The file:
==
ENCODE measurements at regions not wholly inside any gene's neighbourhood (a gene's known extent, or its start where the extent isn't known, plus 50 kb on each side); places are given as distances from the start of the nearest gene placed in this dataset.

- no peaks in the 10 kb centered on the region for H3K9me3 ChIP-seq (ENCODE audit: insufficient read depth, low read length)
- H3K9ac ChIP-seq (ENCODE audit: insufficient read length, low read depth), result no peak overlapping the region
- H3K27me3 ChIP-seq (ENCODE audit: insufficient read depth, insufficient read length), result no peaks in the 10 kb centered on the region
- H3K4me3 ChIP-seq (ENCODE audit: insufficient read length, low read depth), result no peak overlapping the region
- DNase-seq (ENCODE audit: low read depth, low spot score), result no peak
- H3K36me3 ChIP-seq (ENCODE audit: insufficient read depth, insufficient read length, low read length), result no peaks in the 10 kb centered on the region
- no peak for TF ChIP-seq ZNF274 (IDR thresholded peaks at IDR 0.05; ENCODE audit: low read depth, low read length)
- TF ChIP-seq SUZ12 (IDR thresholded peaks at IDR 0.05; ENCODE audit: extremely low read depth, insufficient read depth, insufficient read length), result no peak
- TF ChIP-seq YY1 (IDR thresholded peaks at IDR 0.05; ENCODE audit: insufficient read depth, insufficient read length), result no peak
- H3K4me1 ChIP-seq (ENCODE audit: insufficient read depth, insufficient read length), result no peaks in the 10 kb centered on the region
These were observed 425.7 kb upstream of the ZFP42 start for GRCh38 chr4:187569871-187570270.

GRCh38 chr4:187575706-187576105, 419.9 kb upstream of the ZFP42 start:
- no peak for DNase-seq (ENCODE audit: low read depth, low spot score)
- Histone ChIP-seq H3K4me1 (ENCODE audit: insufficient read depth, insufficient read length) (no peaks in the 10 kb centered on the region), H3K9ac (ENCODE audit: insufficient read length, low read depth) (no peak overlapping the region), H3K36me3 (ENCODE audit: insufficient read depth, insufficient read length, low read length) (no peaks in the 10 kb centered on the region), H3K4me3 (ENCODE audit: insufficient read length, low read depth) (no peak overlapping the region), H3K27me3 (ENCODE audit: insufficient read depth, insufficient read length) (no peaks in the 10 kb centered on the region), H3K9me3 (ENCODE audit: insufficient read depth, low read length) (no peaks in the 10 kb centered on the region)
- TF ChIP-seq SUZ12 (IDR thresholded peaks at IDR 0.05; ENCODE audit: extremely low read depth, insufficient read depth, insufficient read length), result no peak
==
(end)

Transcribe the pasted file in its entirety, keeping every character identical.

ENCODE measurements at regions not wholly inside any gene's neighbourhood (a gene's known extent, or its start where the extent isn't known, plus 50 kb on each side); places are given as distances from the start of the nearest gene placed in this dataset.

- no peaks in the 10 kb centered on the region for H3K9me3 ChIP-seq (ENCODE audit: insufficient read depth, low read length)
- H3K9ac ChIP-seq (ENCODE audit: insufficient read length, low read depth), result no peak overlapping the region
- H3K27me3 ChIP-seq (ENCODE audit: insufficient read depth, insufficient read length), result no peaks in the 10 kb centered on the region
- H3K4me3 ChIP-seq (ENCODE audit: insufficient read length, low read depth), result no peak overlapping the region
- DNase-seq (ENCODE audit: low read depth, low spot score), result no peak
- H3K36me3 ChIP-seq (ENCODE audit: insufficient read depth, insufficient read length, low read length), result no peaks in the 10 kb centered on the region
- no peak for TF ChIP-seq ZNF274 (IDR thresholded peaks at IDR 0.05; ENCODE audit: low read depth, low read length)
- TF ChIP-seq SUZ12 (IDR thresholded peaks at IDR 0.05; ENCODE audit: extremely low read depth, insufficient read depth, insufficient read length), result no peak
- TF ChIP-seq YY1 (IDR thresholded peaks at IDR 0.05; ENCODE audit: insufficient read depth, insufficient read length), result no peak
- H3K4me1 ChIP-seq (ENCODE audit: insufficient read depth, insufficient read length), result no peaks in the 10 kb centered on the region
These were observed 425.7 kb upstream of the ZFP42 start for GRCh38 chr4:187569871-187570270.

GRCh38 chr4:187575706-187576105, 419.9 kb upstream of the ZFP42 start:
- no peak for DNase-seq (ENCODE audit: low read depth, low spot score)
- Histone ChIP-seq H3K4me1 (ENCODE audit: insufficient read depth, insufficient read length) (no peaks in the 10 kb centered on the region), H3K9ac (ENCODE audit: insufficient read length, low read depth) (no peak overlapping the region), H3K36me3 (ENCODE audit: insufficient read depth, insufficient read length, low read length) (no peaks in the 10 kb centered on the region), H3K4me3 (ENCODE audit: insufficient read length, low read depth) (no peak overlapping the region), H3K27me3 (ENCODE audit: insufficient read depth, insufficient read length) (no peaks in the 10 kb centered on the region), H3K9me3 (ENCODE audit: insufficient read depth, low read length) (no peaks in the 10 kb centered on the region)
- TF ChIP-seq SUZ12 (IDR thresholded peaks at IDR 0.05; ENCODE audit: extremely low read depth, insufficient read depth, insufficient read length), result no peak